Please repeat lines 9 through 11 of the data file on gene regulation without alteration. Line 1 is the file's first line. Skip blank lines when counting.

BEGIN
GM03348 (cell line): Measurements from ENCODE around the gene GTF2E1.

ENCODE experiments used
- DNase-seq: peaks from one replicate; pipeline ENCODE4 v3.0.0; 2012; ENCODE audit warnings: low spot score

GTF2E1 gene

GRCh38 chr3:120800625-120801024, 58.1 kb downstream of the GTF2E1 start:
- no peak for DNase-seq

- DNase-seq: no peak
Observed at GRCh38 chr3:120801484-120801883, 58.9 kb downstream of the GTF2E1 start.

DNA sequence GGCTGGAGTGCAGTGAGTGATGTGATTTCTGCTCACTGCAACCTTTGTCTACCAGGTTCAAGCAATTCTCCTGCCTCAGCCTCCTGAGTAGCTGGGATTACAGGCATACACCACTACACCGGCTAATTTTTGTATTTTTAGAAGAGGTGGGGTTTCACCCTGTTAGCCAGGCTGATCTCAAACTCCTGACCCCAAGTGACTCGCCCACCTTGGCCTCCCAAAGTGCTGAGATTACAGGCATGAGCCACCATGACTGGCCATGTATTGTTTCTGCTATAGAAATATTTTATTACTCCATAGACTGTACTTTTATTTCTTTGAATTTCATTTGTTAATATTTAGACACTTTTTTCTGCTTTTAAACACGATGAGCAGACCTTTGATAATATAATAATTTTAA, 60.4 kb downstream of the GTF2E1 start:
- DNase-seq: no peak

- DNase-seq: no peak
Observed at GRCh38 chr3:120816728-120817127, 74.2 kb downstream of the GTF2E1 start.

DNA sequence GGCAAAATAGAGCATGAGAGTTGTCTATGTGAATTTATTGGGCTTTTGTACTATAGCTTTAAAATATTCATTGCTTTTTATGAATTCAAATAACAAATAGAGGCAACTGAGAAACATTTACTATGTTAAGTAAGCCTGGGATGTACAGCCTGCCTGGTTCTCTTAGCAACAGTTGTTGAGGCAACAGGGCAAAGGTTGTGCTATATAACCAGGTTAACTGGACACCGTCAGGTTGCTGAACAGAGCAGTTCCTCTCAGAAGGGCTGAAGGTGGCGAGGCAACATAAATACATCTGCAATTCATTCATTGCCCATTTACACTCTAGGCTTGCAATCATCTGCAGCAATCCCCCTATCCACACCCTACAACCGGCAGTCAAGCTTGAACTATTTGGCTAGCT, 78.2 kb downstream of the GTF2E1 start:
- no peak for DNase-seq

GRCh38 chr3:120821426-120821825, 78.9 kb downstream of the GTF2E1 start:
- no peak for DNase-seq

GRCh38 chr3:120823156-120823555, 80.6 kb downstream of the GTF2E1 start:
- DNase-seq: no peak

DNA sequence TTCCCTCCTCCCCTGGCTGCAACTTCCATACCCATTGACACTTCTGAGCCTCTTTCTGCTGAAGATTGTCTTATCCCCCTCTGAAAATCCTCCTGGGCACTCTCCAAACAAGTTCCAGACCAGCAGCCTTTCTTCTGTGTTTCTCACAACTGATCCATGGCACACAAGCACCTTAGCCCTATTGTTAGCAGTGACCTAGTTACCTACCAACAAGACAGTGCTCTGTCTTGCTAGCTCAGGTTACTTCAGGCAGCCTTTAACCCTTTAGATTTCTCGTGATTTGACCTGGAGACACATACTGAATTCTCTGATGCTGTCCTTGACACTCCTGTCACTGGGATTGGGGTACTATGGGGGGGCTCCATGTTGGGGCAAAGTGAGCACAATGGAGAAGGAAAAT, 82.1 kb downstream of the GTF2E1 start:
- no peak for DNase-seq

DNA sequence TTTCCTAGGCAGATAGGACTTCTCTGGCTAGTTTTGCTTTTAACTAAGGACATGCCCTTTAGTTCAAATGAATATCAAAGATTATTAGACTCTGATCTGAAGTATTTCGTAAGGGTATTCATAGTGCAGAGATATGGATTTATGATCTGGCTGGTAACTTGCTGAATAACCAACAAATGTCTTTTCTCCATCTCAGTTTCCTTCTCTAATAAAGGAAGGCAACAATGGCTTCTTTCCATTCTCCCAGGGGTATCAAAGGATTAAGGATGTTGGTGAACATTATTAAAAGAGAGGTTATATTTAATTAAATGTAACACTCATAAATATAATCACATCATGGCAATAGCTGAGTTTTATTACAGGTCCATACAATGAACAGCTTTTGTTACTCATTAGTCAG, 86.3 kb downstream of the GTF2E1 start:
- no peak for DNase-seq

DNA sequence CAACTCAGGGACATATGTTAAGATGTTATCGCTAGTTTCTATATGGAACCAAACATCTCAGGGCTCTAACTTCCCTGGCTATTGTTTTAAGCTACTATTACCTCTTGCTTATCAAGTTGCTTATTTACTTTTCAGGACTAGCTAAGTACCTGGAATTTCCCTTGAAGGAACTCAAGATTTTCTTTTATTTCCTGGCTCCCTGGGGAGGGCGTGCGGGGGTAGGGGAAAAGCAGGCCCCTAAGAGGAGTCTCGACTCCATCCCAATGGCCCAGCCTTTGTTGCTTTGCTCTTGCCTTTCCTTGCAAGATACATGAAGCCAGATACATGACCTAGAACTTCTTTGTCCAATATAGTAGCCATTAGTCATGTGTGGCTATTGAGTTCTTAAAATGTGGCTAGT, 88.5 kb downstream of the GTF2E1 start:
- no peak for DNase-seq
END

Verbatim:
DNA sequence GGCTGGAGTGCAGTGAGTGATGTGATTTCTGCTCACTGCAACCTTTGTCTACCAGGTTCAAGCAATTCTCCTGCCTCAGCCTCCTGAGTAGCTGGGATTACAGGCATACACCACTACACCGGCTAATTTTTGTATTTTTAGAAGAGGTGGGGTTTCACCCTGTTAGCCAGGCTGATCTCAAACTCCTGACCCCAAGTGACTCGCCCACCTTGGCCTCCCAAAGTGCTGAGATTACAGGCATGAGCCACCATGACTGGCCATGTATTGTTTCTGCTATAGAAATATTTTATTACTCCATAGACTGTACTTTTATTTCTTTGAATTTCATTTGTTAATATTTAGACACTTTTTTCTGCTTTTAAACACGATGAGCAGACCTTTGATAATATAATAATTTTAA, 60.4 kb downstream of the GTF2E1 start:
- DNase-seq: no peak

- DNase-seq: no peak